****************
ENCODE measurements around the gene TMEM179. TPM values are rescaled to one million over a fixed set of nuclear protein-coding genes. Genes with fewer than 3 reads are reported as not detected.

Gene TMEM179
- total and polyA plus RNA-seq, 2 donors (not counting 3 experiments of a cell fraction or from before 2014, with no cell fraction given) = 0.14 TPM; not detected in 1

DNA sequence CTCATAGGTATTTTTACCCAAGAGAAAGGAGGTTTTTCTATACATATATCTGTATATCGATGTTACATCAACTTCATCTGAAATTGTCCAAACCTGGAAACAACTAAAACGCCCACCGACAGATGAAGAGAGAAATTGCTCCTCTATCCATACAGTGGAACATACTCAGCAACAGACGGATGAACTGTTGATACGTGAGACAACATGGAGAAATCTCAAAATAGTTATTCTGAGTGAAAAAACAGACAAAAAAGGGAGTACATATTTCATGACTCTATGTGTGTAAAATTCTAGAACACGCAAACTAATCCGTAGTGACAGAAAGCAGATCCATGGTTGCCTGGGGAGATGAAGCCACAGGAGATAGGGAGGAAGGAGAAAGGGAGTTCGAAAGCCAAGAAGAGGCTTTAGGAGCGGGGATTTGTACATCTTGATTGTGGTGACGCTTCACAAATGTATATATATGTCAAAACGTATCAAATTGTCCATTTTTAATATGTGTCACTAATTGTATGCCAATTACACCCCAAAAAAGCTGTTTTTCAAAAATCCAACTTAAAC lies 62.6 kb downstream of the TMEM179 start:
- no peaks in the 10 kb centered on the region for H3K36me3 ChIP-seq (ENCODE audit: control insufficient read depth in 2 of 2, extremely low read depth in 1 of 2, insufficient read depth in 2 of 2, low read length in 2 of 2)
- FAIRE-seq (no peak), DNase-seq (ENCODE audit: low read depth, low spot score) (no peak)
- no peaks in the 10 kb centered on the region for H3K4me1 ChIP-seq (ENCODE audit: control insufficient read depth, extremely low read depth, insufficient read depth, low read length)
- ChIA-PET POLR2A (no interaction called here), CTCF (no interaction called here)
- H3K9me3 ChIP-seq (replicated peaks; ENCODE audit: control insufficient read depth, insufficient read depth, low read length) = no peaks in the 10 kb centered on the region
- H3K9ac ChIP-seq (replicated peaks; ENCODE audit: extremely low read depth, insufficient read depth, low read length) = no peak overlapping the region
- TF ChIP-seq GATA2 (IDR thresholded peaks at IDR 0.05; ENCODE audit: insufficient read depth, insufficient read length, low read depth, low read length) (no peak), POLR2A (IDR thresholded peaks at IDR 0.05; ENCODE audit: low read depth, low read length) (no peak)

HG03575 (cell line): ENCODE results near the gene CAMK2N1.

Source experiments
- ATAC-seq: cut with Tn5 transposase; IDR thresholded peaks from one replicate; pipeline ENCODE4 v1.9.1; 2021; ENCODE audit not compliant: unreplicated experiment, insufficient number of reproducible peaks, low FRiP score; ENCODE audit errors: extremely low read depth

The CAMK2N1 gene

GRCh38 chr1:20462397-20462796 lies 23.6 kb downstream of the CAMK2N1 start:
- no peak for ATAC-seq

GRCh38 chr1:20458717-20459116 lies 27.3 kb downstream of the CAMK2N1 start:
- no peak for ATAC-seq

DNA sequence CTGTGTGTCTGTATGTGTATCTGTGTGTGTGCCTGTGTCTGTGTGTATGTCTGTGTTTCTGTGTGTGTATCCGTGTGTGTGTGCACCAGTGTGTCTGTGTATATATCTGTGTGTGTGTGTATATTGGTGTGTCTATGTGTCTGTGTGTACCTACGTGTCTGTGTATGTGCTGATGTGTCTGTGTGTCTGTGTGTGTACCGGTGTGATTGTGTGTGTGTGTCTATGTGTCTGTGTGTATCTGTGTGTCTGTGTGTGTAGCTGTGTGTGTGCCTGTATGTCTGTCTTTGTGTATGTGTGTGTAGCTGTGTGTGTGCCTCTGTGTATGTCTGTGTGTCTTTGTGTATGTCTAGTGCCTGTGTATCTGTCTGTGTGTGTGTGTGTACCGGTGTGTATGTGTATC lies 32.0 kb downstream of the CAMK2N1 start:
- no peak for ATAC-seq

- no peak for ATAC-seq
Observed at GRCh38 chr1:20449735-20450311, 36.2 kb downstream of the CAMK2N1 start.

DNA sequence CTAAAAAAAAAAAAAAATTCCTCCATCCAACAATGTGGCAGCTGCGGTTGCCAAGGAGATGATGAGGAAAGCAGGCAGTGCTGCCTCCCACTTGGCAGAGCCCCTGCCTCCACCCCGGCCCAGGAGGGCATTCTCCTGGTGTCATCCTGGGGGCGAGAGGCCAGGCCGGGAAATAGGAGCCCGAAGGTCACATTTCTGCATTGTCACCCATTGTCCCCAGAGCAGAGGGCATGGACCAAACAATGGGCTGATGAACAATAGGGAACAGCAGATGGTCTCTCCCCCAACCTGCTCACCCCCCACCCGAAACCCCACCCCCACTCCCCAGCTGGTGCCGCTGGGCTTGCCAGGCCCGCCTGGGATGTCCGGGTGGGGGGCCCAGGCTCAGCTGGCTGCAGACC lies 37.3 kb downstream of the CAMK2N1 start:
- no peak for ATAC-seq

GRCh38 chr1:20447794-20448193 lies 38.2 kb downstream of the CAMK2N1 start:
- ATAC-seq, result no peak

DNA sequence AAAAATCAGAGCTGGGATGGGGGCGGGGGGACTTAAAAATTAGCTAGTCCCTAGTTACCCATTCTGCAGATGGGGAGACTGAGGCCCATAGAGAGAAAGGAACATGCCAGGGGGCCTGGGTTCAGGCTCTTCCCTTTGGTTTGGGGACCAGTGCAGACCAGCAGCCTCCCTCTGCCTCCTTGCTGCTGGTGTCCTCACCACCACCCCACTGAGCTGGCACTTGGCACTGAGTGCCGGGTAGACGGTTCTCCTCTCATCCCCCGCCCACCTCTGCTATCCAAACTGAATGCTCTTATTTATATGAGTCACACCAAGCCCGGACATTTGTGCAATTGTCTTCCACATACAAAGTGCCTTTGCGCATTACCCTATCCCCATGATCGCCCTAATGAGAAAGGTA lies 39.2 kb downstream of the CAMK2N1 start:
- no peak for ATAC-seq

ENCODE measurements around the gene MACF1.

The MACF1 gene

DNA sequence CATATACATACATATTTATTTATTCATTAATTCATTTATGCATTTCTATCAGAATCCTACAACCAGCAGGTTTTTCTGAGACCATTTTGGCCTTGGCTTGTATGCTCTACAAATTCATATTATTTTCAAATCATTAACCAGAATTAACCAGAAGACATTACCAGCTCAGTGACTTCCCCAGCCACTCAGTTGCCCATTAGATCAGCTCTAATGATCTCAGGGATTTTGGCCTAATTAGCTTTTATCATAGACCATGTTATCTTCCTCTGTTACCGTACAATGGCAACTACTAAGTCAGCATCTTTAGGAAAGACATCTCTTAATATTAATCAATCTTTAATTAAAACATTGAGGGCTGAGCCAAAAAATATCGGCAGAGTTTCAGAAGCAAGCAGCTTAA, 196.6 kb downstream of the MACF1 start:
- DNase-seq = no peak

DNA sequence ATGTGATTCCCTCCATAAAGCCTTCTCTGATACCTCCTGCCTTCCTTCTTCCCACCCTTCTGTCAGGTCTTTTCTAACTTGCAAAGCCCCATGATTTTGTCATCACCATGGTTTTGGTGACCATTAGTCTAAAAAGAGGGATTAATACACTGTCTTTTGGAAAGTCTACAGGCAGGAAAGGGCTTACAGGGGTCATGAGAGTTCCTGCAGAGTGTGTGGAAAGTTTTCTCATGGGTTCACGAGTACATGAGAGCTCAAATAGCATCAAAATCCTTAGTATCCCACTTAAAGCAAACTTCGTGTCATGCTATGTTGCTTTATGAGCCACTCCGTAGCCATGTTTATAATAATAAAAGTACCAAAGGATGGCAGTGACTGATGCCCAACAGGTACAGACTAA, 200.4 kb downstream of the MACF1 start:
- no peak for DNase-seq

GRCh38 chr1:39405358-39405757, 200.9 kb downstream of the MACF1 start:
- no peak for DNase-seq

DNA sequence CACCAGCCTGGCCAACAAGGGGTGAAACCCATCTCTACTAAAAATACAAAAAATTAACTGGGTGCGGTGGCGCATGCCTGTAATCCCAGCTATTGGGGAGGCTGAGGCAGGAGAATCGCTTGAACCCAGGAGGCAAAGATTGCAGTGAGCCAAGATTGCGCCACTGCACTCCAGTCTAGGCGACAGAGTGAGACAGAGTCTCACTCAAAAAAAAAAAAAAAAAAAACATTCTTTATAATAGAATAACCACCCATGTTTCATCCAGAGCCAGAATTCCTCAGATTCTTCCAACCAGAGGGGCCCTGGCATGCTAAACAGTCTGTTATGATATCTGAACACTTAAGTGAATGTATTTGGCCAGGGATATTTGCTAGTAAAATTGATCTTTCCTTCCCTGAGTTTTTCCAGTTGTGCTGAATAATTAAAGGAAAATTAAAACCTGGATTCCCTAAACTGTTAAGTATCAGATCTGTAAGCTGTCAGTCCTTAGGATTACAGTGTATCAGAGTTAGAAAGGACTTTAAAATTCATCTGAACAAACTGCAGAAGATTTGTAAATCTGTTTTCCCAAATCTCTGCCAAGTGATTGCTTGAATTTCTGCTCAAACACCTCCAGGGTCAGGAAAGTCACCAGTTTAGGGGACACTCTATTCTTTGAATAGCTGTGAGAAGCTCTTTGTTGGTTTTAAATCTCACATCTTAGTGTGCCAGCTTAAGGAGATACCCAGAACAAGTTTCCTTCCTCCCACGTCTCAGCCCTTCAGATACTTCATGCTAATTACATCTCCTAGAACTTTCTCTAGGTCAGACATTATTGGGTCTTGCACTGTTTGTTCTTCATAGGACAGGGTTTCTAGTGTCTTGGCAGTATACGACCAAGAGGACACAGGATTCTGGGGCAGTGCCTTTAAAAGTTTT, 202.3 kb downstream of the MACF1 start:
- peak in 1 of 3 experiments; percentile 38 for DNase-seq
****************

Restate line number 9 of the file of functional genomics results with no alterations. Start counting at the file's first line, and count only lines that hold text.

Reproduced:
- H3K9me3 ChIP-seq (replicated peaks; ENCODE audit: control insufficient read depth, insufficient read depth, low read length) = no peaks in the 10 kb centered on the region